After her A levels—she didn’t do very well—I tried to assure Sarah that she was gifted in other ways though she might not be strong academically. For example, she was good with children, compassionate, and had good leadership skills.

The relationship between parents and their children is often affected by the performance of the children in school and in exams.

I encouraged her to try working in a childcare centre, but it didn’t work out because she realised that though she enjoyed being with children, there were too many to handle at one time. So I suggested exploring child psychology, but that, too, did not quite work out.

In the end, my daughter became a speech therapist, and today, she works with children—something she had always wanted to do.

My lesson? Our children’s value does not lie in their exam marks. The world and education system may measure us by our grades, but Albert Einstein famously said, “Everyone’s a genius. But if you judge a fish by its ability to climb a tree, it will spend its whole life believing it is stupid.”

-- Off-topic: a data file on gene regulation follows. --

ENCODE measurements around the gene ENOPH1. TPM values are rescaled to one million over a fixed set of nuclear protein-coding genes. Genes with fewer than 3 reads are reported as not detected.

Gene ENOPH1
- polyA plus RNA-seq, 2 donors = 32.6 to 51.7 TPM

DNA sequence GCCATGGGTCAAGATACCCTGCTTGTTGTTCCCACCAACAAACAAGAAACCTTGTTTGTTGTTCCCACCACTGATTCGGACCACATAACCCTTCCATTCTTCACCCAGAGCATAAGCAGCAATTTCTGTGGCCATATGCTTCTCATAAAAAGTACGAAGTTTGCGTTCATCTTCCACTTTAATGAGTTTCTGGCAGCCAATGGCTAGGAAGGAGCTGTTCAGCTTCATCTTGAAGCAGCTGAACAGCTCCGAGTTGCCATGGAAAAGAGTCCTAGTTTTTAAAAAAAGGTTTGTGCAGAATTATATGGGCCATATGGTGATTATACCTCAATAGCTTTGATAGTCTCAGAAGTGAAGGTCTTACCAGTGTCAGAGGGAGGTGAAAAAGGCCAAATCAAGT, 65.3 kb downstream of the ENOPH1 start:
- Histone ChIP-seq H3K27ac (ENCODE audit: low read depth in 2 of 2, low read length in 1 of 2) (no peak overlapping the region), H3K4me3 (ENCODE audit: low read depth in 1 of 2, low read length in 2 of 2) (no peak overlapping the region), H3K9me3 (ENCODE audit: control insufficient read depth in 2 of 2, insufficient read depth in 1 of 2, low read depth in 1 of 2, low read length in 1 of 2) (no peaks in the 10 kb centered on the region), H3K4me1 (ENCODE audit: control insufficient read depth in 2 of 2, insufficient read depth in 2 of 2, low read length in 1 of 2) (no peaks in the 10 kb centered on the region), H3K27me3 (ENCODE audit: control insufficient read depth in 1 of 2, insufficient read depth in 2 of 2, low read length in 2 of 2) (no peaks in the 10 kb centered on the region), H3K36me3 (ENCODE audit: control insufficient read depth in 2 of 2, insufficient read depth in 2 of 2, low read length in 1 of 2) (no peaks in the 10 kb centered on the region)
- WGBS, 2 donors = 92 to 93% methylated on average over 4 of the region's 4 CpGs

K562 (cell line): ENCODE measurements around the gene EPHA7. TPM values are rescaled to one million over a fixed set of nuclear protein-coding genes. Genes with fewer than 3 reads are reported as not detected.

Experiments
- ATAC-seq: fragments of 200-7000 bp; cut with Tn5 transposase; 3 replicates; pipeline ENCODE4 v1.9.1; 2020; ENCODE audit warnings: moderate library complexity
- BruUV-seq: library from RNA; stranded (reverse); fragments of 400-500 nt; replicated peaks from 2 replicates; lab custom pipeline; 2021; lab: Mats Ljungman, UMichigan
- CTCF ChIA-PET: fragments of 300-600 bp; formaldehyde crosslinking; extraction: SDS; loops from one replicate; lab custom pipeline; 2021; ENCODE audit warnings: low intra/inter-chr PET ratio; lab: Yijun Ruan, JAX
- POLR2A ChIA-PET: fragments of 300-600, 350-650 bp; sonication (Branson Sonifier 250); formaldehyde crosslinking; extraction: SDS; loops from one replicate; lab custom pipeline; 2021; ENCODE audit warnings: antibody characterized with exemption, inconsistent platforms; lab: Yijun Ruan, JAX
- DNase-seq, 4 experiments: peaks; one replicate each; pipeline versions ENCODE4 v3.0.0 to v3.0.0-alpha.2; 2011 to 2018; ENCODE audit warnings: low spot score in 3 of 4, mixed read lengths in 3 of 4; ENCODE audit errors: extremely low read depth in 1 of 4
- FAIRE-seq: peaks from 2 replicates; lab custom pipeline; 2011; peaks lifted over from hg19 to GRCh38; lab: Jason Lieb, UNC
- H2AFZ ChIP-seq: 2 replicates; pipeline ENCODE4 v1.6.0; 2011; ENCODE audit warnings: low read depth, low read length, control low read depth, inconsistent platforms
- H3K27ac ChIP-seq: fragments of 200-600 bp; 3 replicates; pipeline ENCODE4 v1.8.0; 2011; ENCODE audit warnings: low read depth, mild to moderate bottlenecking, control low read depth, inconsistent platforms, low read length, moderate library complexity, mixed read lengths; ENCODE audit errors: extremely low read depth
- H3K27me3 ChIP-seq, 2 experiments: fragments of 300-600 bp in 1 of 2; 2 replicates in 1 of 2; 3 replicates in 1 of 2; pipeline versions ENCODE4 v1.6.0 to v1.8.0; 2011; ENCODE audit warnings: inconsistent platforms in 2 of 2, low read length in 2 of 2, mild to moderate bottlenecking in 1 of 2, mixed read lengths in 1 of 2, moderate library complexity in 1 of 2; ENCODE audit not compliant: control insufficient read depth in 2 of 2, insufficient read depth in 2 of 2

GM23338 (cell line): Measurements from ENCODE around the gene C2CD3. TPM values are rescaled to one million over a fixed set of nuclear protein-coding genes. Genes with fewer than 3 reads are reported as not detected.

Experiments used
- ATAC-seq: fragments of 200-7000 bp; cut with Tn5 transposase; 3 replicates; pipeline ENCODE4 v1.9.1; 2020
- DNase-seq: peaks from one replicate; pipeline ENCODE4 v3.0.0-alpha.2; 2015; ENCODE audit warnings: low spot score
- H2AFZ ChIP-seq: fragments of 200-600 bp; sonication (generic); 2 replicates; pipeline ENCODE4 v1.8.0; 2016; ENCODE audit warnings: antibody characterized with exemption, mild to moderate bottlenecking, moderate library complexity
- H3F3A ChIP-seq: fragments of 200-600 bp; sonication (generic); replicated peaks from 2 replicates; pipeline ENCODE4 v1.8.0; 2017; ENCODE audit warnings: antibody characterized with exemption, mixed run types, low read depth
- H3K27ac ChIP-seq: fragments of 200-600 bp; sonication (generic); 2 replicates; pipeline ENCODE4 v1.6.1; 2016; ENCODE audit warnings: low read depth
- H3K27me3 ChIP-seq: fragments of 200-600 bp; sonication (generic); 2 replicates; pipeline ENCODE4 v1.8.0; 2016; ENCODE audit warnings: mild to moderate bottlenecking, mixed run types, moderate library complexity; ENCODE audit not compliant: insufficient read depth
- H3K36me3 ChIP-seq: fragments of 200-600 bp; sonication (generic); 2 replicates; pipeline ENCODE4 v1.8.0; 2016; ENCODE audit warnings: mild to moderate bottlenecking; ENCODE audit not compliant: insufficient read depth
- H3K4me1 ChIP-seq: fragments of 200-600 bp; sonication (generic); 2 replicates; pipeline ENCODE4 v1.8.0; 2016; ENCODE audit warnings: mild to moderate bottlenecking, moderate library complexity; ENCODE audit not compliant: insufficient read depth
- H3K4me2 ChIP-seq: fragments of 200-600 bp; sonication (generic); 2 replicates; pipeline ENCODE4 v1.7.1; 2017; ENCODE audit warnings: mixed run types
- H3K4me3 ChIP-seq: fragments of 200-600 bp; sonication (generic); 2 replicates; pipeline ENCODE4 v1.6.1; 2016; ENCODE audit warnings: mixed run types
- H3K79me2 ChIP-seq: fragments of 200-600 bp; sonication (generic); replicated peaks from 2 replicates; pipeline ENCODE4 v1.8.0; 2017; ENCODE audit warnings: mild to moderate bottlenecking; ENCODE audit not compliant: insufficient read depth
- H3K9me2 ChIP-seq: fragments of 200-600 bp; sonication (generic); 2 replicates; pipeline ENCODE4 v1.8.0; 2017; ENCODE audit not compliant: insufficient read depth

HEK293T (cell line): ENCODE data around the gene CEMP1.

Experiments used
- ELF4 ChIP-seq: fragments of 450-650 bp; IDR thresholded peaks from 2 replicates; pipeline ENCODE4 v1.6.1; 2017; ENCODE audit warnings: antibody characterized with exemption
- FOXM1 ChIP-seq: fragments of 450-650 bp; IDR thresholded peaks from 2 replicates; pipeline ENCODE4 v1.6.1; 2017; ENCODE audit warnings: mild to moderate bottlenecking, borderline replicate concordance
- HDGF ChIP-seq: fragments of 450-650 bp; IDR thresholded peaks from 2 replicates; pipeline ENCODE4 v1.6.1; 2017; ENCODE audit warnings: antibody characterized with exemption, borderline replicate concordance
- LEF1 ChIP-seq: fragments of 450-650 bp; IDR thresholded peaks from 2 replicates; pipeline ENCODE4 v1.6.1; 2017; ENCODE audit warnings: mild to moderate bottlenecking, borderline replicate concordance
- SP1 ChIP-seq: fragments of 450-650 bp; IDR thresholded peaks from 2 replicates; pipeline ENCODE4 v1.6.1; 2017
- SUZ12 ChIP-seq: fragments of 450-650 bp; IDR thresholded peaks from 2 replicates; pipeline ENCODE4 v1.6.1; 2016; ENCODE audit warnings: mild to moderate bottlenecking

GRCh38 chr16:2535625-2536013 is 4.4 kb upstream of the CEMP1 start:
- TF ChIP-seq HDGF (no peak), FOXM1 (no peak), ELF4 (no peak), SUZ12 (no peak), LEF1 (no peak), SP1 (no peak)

Now that we have more time with our children—thanks to Covid-19 restrictions—we have a great opportunity to discover their gifts. Play with them, observe them, let them try different things, understand how they are wired. Watching Sarah interact with the kids in our cell group helped me to see her talent and passion in children.

Let’s strengthen the parent-child relationship by not letting their performance in school affect it.

Resetting the Child-Parent Relationship

In many families, the hearts of children and parents are turned away from—or even against—each other because of things that have happened in the past. But Malachi 4:6 says that God “will turn the hearts of the parents to their children, and the hearts of the children to their parents”.

Once, while preparing for a mission in Malaysia, one father on the team told me that he had signed up partly because he wanted to visit his father, who had divorced his mother and had started another family there. After many years, he had decided to turn his heart to his father.

Before we arrived, he had messaged his father, but had not received any reply. At the airport, however, he was surprised to see his father waiting for him. They spent the next few days reconciling with each other.